Staten Island DA Didn't Ask Garner Grand Jury to Consider Reckless Endangerment Charge: Source | NBC New York
The Death of Eric Garner

The Death of Eric Garner

Staten Island grand jury clears NYPD officer in chokehold case

Staten Island DA Didn't Ask Garner Grand Jury to Consider Reckless Endangerment Charge: Source

Meanwhile, organizers are planning more rallies to protest the grand jury's decision not to indict

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    Staten Island's top prosecutor did not ask grand jurors to consider a reckless endangerment charge in the chokehold death of Eric Garner, a source familiar with the case told NBC 4 New York. Andrew Siff has more. (Published Friday, Dec. 5, 2014)

    Staten Island's top prosecutor did not ask grand jurors to consider a reckless endangerment charge in the chokehold death of Eric Garner, a source familiar with the case told NBC 4 New York.

    District Attorney Daniel Donovan only asked grand jurors to consider manslaughter and criminally negligent homicide charges against NYPD Officer Daniel Pantaleo, the cop seen on widely-watched amateur video wrapping his arm around Garner's neck as the heavyset, asthmatic 43-year-old yelled, "I can't breathe!" nearly a dozen times during the July 17 confrontation, the source said.

    It's not clear why Donovan left the lesser charge off the table, and he has said strict confidentiality laws surrounding grand jury proceedings prevent him from discussing the details of the case.

    Donovan had submitted an application to the court seeking authorization to publicly release specific elements of the proceedings but the only information released when a judge granted his request a day later involved the number of exhibits the jurors saw, how long they heard evidence and how many witnesses they heard it from. The application was sealed, so it's not clear if he had petitioned the judge to release information about the charges the jurors considered.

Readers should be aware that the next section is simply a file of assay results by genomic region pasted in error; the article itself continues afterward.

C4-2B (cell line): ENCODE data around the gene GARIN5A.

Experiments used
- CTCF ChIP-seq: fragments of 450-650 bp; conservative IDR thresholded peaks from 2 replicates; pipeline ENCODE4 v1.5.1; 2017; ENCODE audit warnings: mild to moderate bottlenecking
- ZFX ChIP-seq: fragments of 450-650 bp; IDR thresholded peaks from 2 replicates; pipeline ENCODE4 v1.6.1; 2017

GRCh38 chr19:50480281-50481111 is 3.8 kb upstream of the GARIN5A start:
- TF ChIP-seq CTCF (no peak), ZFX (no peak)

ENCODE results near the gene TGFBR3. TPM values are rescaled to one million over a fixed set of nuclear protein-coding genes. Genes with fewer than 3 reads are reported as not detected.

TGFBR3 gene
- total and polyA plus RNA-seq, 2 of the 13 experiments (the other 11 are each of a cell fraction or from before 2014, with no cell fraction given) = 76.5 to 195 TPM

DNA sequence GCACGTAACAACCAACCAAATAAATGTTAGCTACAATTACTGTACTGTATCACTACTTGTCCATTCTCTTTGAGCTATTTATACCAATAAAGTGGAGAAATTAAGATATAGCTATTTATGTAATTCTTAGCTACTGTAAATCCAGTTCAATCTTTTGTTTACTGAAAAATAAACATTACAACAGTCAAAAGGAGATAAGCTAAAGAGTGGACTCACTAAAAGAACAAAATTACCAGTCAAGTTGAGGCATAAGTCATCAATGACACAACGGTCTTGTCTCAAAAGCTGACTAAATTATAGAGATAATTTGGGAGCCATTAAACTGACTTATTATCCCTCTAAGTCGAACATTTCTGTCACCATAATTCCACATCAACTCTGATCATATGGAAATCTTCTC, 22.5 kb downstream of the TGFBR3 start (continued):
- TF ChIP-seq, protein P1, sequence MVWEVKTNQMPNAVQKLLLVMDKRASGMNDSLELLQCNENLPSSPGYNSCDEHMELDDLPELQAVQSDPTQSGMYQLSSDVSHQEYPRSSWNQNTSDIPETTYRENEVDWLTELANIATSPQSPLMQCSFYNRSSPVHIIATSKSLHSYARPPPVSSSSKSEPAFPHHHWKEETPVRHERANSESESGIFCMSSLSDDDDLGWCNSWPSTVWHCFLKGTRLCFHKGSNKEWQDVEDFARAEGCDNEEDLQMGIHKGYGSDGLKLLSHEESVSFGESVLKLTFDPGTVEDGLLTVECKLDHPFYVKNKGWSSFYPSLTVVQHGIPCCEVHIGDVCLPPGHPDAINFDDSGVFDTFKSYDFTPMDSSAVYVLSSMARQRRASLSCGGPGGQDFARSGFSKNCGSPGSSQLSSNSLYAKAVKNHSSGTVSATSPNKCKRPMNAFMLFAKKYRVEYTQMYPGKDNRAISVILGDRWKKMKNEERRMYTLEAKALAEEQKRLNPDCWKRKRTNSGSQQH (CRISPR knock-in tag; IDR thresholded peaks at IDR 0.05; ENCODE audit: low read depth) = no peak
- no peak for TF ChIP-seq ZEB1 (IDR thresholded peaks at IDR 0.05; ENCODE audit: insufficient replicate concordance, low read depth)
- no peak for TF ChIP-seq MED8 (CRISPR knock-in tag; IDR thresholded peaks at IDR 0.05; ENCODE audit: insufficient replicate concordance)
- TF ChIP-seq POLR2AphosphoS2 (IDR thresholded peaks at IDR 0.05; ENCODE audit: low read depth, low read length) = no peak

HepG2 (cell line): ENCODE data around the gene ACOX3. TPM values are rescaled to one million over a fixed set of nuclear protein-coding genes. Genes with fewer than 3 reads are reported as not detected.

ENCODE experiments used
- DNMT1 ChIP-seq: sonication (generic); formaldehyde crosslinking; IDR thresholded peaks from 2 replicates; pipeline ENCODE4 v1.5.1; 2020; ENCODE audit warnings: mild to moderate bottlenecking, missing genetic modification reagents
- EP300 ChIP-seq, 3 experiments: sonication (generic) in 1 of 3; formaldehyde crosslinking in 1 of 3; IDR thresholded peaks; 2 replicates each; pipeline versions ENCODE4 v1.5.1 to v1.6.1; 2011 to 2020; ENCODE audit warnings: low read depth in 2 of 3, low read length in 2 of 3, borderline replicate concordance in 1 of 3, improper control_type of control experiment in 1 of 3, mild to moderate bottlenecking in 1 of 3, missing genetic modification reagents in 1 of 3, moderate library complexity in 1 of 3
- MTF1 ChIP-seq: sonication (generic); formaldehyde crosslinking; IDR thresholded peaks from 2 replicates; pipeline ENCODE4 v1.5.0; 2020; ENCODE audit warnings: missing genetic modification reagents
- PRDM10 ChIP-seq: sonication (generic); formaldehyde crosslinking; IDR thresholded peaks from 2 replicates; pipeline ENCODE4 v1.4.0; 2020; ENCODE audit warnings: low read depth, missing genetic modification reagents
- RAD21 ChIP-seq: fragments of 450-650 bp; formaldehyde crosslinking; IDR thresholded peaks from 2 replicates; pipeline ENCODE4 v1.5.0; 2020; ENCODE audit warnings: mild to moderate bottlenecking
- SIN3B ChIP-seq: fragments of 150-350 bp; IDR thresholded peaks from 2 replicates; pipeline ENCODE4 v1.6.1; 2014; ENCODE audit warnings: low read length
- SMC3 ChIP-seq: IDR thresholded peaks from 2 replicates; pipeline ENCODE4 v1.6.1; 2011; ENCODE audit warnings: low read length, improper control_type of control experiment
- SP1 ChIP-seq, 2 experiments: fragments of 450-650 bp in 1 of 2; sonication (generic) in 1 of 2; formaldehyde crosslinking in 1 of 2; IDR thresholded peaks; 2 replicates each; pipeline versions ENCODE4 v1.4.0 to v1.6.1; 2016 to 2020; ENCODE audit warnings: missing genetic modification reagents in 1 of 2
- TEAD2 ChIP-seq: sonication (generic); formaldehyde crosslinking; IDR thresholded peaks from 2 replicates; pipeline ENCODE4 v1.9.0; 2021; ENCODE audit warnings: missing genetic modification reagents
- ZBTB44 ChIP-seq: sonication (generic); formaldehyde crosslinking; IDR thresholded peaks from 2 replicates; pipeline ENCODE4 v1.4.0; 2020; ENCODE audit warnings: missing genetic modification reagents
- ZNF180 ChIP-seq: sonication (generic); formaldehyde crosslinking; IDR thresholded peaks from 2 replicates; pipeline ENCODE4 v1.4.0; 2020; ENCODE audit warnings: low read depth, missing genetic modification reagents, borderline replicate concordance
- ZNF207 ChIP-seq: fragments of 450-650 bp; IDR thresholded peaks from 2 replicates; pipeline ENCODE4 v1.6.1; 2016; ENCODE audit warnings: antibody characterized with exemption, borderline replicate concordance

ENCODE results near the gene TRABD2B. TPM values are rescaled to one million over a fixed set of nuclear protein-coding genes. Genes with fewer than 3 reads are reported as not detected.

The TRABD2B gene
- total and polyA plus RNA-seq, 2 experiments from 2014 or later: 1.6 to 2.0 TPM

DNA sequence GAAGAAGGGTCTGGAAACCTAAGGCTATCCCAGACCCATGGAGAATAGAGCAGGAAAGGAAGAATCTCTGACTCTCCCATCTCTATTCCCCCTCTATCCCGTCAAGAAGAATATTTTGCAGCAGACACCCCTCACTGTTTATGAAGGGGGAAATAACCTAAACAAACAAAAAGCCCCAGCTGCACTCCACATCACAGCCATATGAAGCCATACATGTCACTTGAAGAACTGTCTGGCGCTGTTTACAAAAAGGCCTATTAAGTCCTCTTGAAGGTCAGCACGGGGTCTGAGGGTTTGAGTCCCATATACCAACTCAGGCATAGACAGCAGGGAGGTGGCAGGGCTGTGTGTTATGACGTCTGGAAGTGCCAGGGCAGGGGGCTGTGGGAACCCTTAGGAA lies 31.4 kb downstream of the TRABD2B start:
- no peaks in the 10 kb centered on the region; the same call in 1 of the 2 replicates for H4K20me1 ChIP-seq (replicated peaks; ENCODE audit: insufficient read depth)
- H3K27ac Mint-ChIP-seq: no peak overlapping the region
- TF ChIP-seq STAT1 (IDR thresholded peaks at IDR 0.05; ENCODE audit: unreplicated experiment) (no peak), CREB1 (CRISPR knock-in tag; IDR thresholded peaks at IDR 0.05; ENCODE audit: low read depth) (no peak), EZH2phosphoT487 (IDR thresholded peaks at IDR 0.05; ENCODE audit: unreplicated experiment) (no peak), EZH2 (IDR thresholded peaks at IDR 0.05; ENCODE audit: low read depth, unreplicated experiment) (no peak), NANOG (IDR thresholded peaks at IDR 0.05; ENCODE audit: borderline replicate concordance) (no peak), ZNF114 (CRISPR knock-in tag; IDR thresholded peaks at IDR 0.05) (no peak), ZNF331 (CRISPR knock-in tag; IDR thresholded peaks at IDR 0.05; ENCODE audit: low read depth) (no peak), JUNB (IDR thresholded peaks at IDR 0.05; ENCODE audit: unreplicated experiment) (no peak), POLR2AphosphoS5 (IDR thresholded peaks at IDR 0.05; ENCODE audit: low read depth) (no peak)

Asked for comment on the charges considered, a spokesman for the district attorney's office referred NBC 4 New York to a statement Donovan released Thursday after the judge's ruling came out that said, in part, he could only release information contained in the court order. 

    "I respect the court’s exercise of its discretion, and will abide by the court’s order. As such, I will have no further comment in connection with the grand jury proceedings relating to the matter of the investigation into the death of Eric Garner," the statement said.

    The grand jury in the Garner case delivered a vote Wednesday of "no true bill," which determined there was not probable cause that Pantaleo committed any criminal offense the panel was tasked with considering. The decision set off protests in New York City and across the country.

    The NYPD said it's internal review of the case is ongoing, and the U.S. Department of Justice said it also is investigating.  

    Civil Rights Leaders Criticize Decision In Eric Garner Case

    [NY] Civil Rights Leaders Criticize Decision In Eric Garner Case
    The Rev. Al Sharpton and the National Action Network is planning a demonstration in Washington, DC. He wants to call on the federal government to take a bigger role in what he calls ongoing police misconduct. Michael George reports. (Published Thursday, Dec. 4, 2014)

    -Jonathan Dienst contributed to this report. 

    Follow Andrew Siff on Twitter @andrewsiff4NY, Facebook or email him: andrew.siff@nbcuni.com

     

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